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Farmers markets are beacons to revitalize blighted or underutilized areas
An open letter to the San Juan County Council:
This letter is to urge unanimous support in favor of the Farmers Market at 150 Nichols St.
In 1975, as a paid intern finishing high school, I found solace from Cambridge and 10-hour work days at Faneuil Hall Market in Boston. Rich aromas and food gave welcome respite from adequate fare at the Kensington Square YWCA. Not till 25 years after cutting piers and selecting slides from the Boston Aquarium for the Baltimore Aquarium model, did I learn James Rouse would not commit to redevelopment of the Inner Harbor until the city committed public funds for aquarium development.
During my engagement, while renovating a farmhouse in Ohio in 1988, we sought warmth and exuberance at Findlay Market in Cincinnati where urban, rural and suburban folk jostled in a friendly melee for seven kinds of bacon, German sausage, fresh produce and good food. Across the country, these markets served as beacons to revitalize blighted or underutilized areas. New consumers came downtown on a regular basis, and small business, the engine of American economic success, had a forum from which to sell.
Sen. Daniel Patrick Moynihan referred to “ethnic blobs” in NYC, which Robertson Davies later describes more elegantly as “villages” within the city of Toronto. In either case, both draw on Jane Jacobs whose minute observance and description of community and connections between people revolutionized design. Fostering day to day contact among all types of people may appear confused chaos; in her analysis, multiple contacts in multiple ways fuel vibrant social lives and vigorous, diverse economies.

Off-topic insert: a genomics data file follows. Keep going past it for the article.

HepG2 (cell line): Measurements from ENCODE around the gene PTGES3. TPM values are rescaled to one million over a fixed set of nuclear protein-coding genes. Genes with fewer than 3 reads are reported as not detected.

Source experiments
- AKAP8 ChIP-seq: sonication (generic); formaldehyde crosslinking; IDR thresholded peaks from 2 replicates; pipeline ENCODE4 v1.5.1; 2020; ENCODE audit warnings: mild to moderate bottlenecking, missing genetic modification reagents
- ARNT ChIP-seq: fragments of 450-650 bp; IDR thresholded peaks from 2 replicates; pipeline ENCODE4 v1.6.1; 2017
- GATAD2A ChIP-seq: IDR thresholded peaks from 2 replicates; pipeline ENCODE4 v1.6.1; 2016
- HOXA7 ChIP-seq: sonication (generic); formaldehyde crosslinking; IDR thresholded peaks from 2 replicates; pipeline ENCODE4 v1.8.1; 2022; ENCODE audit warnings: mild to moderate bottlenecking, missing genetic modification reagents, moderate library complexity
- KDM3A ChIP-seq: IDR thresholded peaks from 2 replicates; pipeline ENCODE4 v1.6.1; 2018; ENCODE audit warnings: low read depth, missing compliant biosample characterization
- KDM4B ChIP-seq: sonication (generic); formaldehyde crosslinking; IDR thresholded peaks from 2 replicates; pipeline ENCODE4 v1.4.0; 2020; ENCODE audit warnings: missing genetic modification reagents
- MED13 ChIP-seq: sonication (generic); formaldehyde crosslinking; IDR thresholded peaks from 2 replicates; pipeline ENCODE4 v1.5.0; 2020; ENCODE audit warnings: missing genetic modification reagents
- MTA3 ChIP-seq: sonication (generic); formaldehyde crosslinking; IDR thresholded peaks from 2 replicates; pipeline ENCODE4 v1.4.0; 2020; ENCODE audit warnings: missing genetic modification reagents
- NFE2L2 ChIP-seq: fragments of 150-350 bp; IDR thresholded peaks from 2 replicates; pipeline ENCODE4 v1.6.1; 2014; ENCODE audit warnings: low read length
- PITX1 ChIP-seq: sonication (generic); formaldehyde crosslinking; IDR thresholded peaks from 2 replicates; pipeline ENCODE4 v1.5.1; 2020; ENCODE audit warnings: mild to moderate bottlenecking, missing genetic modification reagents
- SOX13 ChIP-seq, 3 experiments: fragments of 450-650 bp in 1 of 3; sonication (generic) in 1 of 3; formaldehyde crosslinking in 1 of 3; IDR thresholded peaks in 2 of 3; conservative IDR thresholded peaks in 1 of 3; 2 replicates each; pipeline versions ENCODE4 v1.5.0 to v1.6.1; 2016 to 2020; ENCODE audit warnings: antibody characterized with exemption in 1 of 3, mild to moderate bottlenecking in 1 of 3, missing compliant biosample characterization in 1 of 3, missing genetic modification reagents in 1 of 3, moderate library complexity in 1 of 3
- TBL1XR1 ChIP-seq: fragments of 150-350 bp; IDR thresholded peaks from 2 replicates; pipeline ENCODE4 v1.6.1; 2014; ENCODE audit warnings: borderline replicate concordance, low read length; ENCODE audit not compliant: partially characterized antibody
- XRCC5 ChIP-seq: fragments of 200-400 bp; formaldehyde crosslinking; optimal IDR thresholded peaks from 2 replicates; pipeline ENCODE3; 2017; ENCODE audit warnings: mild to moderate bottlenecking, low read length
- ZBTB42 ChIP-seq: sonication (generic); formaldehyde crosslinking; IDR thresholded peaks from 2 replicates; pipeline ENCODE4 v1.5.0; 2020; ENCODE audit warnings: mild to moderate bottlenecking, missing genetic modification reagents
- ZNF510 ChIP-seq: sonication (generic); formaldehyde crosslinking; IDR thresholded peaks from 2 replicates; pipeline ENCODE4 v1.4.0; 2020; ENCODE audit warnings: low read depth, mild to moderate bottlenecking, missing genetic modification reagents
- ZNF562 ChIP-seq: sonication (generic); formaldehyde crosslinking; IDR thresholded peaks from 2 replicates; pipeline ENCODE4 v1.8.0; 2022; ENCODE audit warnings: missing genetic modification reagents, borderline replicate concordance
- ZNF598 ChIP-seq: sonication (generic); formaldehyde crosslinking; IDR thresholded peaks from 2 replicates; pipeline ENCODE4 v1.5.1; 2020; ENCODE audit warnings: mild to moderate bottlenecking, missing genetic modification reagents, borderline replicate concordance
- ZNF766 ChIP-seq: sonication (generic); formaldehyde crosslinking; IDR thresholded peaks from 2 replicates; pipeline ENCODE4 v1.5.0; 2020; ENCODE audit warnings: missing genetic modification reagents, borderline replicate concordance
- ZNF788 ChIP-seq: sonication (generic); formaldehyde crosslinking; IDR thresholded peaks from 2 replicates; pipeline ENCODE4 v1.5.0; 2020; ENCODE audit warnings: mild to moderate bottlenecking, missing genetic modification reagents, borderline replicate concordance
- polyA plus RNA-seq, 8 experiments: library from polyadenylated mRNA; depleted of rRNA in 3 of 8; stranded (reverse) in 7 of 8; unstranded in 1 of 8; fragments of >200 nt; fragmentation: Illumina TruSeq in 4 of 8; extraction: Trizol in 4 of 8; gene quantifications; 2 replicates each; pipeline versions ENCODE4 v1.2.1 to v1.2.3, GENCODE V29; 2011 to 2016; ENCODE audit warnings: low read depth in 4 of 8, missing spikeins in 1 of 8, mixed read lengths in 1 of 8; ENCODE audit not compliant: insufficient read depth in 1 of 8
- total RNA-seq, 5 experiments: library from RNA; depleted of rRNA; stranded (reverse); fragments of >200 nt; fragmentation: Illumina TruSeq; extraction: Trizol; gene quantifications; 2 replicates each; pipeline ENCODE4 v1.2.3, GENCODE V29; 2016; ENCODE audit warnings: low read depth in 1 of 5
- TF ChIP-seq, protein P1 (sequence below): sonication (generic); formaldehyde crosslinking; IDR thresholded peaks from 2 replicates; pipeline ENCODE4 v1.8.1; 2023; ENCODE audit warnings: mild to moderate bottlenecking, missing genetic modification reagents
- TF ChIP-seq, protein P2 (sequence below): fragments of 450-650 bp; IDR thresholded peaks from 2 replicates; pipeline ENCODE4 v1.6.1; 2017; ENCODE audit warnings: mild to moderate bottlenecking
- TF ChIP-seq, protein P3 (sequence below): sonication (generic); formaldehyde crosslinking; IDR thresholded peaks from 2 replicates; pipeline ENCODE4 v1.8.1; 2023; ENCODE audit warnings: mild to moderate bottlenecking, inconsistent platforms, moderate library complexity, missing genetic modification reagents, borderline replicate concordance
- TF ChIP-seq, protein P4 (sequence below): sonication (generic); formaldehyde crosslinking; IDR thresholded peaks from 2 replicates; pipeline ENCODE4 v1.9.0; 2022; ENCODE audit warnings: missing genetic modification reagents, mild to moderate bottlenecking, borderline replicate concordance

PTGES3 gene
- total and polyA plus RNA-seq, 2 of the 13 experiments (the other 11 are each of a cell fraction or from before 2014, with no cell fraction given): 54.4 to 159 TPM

It is the business of government to invest in infrastructure, especially during hard times. Front-end investment like education and health may not have specific dollar returns; most would agree money is better spent on schools than prisons. Today’s Democracy Now shows horrendous ill-health relating to unwise taxpayer subsidy of growing, processing and eating factory food. In contrast, wrap your tongue around garden-grown tomatoes, Sundstrom’s Saskatchewan Red Wheat flour in island baked bread or Bakery San Juan pizza with homemade mozzarella, local herbs, and labor.
Jobs generate a healthy economy. Good housing. Good schools. Quality of life. Providing a venue for local agriculture and products year-round is a niche not well-served. Jacob’s micro-connections ensure community as mortar bonds brick in sound structures.
Restoring Brickworks will revitalize and enrich Friday Harbor and by extension San Juan County, a ferry and short walk away. In combination with open space, recall the agora, Greece’s answer to commerce and democracy. Please, all, vote a resounding YES!
San Juan Island